If more people understood these concepts (randomness, logic, and the scientific method), I'm pretty sure the number of people claiming poker to be rigged would go WAY down. But people lose, look to explain why, are quick to blame anyone but themselves, try to look at the data to explain why they're losing, and point out something that to them looks unlikely but was not unlikely at all (for example someone recently was upset with me because I called on the flop with a runner-runner flush draw and hit, never mind that I also had 2 over cards. Sure I hit a runner-runner, but me winning, which was all that mattered, was significantly more likely than just the runner-runner that actually hit). Unfortunately they probably don't understand these concepts for a similar reason that they aren't winning at poker. They don't want to take the time to actually learn, study, or understand a concept, and are content to blame others for their situation.
This happens all the time in life, look around you, how many people blame others for their problems? How many people think that THEY are at fault for their weight? People in society in general don't like taking responsibility for their actions, and although they'll say they want something bad (to be good at poker, to be in shape, lose weight, etc.), they hardly ever are willing to put in the time it takes to do it (time exercising, not eating unhealthy food, working hard at mastering the game of poker). Easier to take a pill to fix their weight, get plastic surgery to look better, blame the RNG if they lose at poker. But I don't complain, if everyone were willing to work hard in poker it'd be tough to make a profit, and if everyone worked hard in life we'd all have to work harder to achieve what we already do. Another of my wise HS teachers told me that if everyone got a PhD from MIT, we'd still need people to pick up our trash. Life is a big poker game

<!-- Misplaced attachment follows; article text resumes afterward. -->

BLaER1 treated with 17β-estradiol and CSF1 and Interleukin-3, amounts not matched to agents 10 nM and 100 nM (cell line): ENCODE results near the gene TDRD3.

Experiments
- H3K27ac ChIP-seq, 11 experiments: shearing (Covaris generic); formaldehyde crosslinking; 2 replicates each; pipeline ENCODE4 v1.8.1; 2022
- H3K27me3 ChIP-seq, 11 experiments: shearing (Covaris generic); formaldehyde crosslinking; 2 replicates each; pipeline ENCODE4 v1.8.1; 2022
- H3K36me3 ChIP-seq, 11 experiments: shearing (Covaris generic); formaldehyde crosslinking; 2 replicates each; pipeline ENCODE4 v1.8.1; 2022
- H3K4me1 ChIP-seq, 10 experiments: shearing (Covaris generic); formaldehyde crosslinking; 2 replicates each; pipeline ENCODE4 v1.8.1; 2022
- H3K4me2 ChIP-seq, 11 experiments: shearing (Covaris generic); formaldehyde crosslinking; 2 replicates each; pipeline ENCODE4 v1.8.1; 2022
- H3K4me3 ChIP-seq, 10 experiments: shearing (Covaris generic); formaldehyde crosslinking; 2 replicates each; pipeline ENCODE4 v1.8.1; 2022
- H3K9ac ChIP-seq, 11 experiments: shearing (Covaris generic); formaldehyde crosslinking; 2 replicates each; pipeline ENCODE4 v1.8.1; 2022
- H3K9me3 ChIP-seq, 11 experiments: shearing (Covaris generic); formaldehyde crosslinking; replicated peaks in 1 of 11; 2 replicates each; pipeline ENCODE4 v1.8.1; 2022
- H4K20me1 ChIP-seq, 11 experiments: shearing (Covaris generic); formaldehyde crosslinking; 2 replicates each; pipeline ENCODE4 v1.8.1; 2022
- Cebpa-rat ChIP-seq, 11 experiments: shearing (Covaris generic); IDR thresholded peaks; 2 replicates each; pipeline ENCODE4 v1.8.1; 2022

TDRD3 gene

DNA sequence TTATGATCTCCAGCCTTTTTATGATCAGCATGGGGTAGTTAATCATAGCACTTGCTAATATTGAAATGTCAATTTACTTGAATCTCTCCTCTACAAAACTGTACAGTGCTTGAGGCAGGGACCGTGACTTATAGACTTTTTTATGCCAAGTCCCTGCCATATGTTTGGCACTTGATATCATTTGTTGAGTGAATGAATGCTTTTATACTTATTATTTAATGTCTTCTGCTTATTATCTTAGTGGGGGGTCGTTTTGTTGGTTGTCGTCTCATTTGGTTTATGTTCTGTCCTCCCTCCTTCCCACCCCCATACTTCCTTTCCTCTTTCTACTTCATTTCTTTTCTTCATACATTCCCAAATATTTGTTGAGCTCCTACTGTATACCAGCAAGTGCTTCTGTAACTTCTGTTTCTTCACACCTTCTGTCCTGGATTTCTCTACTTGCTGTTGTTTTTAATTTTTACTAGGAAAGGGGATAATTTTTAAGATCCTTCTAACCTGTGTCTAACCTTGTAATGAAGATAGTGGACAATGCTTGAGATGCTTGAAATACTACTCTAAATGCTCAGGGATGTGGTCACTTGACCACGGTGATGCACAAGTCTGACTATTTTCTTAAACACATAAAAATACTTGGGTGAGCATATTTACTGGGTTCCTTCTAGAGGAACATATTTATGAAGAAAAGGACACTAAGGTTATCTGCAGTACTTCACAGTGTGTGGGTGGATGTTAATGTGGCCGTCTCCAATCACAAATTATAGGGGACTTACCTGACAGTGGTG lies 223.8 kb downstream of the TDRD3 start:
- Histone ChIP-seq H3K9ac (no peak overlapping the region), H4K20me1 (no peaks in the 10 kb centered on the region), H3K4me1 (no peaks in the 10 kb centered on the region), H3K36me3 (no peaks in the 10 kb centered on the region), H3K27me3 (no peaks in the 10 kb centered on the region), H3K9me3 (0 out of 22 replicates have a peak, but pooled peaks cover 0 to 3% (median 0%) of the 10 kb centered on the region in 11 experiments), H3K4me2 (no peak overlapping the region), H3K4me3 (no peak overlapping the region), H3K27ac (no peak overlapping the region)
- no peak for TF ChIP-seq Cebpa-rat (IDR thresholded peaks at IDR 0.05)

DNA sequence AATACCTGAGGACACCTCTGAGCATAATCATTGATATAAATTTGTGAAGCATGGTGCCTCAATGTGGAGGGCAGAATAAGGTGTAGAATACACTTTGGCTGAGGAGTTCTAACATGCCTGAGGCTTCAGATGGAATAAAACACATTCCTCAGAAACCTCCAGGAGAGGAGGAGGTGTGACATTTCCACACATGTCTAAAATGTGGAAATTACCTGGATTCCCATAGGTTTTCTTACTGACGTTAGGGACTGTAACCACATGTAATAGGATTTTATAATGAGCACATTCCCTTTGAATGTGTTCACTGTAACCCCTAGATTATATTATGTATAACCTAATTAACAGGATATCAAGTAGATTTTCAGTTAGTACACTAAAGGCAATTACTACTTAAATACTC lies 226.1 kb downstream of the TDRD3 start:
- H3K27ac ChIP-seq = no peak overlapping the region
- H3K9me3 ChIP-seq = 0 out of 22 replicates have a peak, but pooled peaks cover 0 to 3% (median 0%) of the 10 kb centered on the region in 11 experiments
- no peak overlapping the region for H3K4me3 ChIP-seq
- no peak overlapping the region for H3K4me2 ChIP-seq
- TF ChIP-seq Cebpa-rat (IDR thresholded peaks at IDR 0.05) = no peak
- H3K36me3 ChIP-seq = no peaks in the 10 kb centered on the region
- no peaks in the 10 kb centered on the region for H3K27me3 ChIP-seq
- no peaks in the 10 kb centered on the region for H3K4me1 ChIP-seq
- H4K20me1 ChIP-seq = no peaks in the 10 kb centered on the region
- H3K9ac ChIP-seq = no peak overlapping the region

. You're competing against everyone else in the world. All of a sudden more people are going to college, and you have to go to college to get a good job. It's not magic, it's competition. So I'm fine if everyone else wants to sit back and blame everyone else for their problems, I'm gonna keep on working hard at everything I do. So far it's gotten me into a good school that's paying for part of my tuition, I'm playing baseball at the college level, and I'm able to profit at poker. I'm sure many people are in similar situations, because I tend to think poker success is correlated with decision-making and success in life. So I'm fine if people want to keep blaming others, I'm just gonna keep working as hard as I can to get myself as far as I can go.
Wow, love how I went from random numbers to life lessons, not sure if it was a good thing or a bad thing